In 1841 Kronecker became a student at the University of Berlin where his interest did not immediately focus on mathematics, but rather spread over several subjects including astronomy and philosophy. He spent the summer of 1843 at the University of Bonn studying astronomy and 1843–44 at the University of Breslau following his former teacher Kummer. Back in Berlin, Kronecker studied mathematics with Peter Gustav Lejeune Dirichlet and in 1845 defended his dissertation in algebraic number theory written under Dirichlet's supervision.^{[3]}
After obtaining his degree, Kronecker did not follow his interest in research on an academic career path. He went back to his hometown to manage a large farming estate built up by his mother's uncle, a former banker. In 1848 he married his cousin Fanny Prausnitzer, and the couple had six children. For several years Kronecker focused on business, and although he continued to study mathematics as a hobby and corresponded with Kummer, he published no mathematical results.^{[4]} In 1853 he wrote a memoir on the algebraic solvability of equations extending the work of Évariste Galois on the theory of equations.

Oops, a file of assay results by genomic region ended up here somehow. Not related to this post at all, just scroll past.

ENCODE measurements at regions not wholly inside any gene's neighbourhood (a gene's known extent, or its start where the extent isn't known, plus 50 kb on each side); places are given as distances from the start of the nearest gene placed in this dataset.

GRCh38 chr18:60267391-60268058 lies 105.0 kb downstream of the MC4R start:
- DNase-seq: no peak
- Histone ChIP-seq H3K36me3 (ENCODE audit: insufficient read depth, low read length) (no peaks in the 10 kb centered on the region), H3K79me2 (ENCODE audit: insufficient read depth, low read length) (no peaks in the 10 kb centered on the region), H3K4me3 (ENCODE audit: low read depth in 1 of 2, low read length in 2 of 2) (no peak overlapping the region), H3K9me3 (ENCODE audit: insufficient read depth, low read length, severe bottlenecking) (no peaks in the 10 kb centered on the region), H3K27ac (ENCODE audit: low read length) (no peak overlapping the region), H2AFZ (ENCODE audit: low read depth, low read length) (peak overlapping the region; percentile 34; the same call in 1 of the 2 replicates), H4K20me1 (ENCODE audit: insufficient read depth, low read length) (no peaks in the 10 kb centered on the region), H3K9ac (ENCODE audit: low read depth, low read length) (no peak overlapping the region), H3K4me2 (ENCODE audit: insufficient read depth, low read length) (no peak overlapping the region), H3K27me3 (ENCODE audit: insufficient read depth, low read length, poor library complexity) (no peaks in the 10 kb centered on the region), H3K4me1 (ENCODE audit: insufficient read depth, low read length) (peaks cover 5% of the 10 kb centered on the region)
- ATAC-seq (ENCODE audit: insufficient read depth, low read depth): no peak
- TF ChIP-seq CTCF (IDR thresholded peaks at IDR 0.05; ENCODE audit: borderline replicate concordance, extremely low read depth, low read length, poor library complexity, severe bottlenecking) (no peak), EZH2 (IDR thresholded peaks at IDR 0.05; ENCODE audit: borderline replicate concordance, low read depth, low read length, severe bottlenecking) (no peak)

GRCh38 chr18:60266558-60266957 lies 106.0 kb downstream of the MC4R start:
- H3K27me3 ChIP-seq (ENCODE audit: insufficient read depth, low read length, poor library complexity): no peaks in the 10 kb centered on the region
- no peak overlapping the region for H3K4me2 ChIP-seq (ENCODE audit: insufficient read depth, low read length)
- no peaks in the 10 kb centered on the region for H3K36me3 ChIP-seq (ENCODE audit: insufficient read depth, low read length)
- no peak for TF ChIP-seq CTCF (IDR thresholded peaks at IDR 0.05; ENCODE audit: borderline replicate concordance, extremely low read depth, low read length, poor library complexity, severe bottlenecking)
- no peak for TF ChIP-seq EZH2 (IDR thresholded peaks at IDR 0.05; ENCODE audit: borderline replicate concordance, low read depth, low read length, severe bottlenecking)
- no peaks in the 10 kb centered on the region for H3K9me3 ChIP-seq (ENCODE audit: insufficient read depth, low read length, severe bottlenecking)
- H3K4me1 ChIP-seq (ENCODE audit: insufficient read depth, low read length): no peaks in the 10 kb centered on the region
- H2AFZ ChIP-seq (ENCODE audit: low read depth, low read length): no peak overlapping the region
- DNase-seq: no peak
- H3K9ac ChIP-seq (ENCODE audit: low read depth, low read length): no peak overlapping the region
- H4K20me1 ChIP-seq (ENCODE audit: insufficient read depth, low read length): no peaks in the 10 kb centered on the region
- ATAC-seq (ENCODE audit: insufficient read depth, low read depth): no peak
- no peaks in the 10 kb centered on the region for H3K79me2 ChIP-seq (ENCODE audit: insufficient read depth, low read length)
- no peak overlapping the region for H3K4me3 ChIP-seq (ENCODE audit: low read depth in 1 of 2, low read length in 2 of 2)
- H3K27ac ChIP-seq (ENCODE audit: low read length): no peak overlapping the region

Due to his business activity, Kronecker was financially comfortable, and thus he could return to Berlin in 1855 to pursue mathematics as a private scholar. Dirichlet, whose wife Rebecka came from the wealthy Mendelssohn family, had introduced Kronecker to the Berlin elite. He became a close friend of Karl Weierstrass, who had recently joined the university, and his former teacher Kummer who had just taken over Dirichlet's mathematics chair.^{[2]} Over the following years Kronecker published numerous papers resulting from his previous years' independent research. As a result of this published research, he was elected a member of the Berlin Academy in 1861.